Lindsey Shapiro and Landon Jefferies

Owners, Root Mass Farm, Oley, PA

Age: 28

Favorite Crop: Sweet Potato

Hobbies: Movies, beer, Tetris, spending time with friends and family


Eschewing the stock boy, lifeguard, or other typical part time teenage gig, Landon started his farming career in high school. After completing his college internship and serving as an assistant manager at Keith’s Farm in upstate N.Y., he knew there was nothing else he’d rather do. After graduation, he spent three years as an urban farmer at the Wyck Home Farm in Germantown, but the idea of starting his own farm with his wife, Lindsey, really started to grow on him. The daunting problem of raising capital to buy land made their dream seem impossible, until a friend from The Food Trust introduced them to a Berks County couple.

Exchanging vegetables and repair work for an apartment, land, and equipment usage, Root Mass Farm was founded in 2009. After two years of building up savings, spending weekends fixing their apartment and prepping their first acre for cultivation, they made the move from Philly to Oley in 2011. Now into their third season, Landon and Lindsey’s lives revolve around planting, weeding, and harvesting. The fruits and vegetables grown from organic methods on their three-acre farm are sold at Headhouse Farmers Market and Frankford Transportation Center Farmers Market throughout the summer.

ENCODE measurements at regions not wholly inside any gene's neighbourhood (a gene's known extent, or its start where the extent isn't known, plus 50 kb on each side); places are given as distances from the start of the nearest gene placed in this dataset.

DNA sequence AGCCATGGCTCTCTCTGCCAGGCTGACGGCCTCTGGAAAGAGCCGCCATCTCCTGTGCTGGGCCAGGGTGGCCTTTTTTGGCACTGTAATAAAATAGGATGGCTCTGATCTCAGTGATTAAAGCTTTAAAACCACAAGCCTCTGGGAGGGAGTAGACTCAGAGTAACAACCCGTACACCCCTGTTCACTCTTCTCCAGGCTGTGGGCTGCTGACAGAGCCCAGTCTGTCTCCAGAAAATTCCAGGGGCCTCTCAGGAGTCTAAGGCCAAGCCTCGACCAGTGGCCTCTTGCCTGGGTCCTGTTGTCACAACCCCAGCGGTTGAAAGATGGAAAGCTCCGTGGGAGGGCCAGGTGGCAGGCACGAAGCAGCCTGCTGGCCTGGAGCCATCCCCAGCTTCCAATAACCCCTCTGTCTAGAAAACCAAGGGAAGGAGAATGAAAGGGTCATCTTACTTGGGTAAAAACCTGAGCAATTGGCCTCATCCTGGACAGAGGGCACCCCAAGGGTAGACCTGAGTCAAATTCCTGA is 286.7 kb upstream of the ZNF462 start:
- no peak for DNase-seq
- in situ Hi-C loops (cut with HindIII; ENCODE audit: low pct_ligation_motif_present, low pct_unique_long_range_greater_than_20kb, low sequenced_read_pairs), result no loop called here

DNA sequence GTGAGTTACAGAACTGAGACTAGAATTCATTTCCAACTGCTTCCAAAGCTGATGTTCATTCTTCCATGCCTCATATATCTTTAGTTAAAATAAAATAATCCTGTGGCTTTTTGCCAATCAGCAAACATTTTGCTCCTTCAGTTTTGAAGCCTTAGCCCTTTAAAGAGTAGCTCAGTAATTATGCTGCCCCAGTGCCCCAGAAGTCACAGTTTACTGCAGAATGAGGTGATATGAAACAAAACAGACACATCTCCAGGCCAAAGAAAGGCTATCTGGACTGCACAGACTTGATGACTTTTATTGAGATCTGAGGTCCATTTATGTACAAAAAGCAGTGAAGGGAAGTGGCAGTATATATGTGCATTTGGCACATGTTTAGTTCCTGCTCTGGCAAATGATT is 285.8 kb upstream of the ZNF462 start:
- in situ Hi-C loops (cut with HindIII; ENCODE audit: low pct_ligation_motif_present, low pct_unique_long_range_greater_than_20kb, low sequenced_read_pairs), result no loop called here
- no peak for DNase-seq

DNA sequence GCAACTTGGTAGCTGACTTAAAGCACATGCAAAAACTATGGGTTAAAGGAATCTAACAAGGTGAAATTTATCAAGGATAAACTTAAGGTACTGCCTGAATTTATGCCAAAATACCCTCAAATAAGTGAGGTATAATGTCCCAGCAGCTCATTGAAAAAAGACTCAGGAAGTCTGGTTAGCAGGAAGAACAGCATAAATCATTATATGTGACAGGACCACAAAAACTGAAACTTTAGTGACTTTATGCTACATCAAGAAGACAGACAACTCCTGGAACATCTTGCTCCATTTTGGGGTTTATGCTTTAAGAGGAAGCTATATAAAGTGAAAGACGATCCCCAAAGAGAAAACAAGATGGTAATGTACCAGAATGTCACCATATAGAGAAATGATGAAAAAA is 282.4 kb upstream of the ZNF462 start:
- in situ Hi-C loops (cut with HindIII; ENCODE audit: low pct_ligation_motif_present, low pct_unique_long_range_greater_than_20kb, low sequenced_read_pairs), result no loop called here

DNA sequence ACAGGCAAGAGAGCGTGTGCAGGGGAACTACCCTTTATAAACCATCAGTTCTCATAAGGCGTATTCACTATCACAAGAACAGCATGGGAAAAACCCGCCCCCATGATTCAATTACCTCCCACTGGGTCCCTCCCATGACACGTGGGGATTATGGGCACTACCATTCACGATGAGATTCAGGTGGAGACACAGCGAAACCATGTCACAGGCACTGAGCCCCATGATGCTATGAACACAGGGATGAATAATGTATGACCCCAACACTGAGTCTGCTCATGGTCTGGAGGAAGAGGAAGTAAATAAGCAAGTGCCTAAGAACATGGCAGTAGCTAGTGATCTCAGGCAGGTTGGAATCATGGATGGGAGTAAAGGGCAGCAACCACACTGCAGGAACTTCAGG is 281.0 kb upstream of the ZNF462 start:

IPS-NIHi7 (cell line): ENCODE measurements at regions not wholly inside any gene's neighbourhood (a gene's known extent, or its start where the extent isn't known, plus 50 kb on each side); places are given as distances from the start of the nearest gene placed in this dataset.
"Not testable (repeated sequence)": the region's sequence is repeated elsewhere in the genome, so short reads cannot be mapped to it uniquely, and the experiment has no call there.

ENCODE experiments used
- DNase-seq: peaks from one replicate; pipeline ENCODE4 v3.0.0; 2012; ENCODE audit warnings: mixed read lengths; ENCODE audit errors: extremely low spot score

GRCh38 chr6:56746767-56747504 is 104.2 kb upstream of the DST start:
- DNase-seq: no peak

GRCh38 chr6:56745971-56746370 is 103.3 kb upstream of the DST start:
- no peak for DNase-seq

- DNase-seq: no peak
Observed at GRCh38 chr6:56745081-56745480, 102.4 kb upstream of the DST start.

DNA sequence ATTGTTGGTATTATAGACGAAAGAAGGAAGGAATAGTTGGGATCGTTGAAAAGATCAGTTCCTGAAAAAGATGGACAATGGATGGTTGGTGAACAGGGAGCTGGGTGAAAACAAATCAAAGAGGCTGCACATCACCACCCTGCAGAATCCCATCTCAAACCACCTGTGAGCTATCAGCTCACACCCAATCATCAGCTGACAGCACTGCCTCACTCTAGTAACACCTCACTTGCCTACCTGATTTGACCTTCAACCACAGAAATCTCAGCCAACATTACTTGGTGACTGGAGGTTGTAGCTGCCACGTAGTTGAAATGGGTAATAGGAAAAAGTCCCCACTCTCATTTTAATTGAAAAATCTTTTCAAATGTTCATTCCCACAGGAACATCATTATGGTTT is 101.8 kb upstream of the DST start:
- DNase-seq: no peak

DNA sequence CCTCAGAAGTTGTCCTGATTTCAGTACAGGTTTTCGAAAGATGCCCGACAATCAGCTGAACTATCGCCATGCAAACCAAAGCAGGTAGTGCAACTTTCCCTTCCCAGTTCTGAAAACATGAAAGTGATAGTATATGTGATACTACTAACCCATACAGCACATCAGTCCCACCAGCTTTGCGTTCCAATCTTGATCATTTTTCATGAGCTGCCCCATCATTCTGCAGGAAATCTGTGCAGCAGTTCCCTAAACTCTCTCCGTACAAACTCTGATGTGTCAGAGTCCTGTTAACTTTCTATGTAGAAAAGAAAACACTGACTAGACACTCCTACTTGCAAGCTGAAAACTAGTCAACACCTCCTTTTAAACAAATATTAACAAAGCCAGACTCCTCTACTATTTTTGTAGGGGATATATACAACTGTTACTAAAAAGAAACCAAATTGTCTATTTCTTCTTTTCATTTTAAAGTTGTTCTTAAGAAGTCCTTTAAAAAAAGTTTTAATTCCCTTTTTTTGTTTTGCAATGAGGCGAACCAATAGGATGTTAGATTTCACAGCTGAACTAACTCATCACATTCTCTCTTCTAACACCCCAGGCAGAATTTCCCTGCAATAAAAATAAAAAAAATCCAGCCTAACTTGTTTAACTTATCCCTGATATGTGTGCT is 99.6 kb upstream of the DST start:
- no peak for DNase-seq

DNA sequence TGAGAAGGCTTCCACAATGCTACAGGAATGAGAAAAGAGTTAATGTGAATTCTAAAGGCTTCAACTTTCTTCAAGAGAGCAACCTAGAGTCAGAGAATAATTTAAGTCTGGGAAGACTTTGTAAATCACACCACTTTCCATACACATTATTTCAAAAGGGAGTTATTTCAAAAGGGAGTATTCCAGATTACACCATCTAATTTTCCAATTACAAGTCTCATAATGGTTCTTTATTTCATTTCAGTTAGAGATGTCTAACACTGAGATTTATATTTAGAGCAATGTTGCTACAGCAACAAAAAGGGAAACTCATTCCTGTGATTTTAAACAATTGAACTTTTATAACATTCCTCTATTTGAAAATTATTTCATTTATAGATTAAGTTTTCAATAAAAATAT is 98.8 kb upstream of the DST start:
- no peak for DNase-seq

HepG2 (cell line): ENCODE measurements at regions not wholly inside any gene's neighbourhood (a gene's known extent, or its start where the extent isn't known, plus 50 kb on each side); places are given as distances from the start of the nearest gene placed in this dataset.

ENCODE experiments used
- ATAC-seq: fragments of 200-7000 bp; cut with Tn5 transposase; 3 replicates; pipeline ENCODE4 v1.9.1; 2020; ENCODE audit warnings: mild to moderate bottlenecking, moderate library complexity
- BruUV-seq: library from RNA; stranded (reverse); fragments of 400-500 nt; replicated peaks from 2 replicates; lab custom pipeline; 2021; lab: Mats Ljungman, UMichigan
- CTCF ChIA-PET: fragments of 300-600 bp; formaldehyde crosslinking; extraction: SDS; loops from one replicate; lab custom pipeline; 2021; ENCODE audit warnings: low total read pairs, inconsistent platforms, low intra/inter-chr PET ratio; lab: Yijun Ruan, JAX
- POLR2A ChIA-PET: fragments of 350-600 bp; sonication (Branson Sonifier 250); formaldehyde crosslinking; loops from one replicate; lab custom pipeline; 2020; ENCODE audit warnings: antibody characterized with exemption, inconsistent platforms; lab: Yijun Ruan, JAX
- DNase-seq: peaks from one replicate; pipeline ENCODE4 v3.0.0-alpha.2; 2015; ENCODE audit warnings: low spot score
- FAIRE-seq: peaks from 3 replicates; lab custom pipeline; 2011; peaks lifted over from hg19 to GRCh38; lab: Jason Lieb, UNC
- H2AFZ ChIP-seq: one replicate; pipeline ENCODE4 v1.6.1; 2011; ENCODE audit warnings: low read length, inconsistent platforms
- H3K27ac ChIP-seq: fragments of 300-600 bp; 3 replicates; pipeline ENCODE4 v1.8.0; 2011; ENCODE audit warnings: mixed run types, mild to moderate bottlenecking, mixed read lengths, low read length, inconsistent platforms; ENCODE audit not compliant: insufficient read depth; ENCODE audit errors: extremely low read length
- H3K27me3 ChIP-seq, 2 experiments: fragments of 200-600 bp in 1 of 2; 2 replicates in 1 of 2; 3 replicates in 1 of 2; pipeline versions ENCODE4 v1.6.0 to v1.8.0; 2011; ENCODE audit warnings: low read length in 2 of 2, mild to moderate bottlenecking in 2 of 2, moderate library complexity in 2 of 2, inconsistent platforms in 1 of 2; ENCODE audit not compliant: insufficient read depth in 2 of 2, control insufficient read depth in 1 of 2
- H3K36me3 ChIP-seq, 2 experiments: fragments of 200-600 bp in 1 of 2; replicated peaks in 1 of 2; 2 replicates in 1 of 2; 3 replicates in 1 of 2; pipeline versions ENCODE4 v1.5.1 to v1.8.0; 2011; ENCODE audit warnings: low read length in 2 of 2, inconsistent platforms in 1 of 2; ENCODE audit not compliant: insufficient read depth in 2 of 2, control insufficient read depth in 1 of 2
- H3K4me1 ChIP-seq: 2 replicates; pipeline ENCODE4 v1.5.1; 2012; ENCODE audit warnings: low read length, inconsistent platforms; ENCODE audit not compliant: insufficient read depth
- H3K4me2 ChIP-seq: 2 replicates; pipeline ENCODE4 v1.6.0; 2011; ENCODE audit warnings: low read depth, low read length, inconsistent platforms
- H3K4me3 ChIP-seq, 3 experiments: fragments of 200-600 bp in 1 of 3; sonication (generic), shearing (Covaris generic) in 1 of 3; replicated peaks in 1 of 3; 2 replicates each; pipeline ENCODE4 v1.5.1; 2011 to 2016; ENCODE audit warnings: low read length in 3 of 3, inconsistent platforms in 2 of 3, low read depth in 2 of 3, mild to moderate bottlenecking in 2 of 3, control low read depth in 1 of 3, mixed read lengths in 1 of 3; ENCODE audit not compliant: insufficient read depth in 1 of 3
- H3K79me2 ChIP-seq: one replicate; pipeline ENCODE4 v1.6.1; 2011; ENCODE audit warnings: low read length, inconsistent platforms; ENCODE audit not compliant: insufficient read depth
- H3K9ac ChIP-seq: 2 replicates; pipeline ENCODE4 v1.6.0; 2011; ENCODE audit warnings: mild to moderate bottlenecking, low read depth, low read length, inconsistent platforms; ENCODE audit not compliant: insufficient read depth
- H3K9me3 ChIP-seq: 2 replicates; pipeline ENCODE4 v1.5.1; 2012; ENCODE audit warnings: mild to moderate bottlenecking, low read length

“I think it’s important for people to learn how food is grown and to decide what practices matter most to them,” explained Lindsey. “Is it important that your food be grown without the use of chemical pesticides? Is it important that the farmers you support compensate their employees well? Is it important that your farmer grows rare or heirloom varieties? The more someone knows about how their food is grown and why, the better they can advocate for a just food system.”

To meet more local farmers, visit PASA (Pennsylvania Association for Sustainable Agriculture), Fair Food Philly, Local Harvest, Buy Fresh, Buy Local or a farmers market near you.


All photos courtesy of the farmers.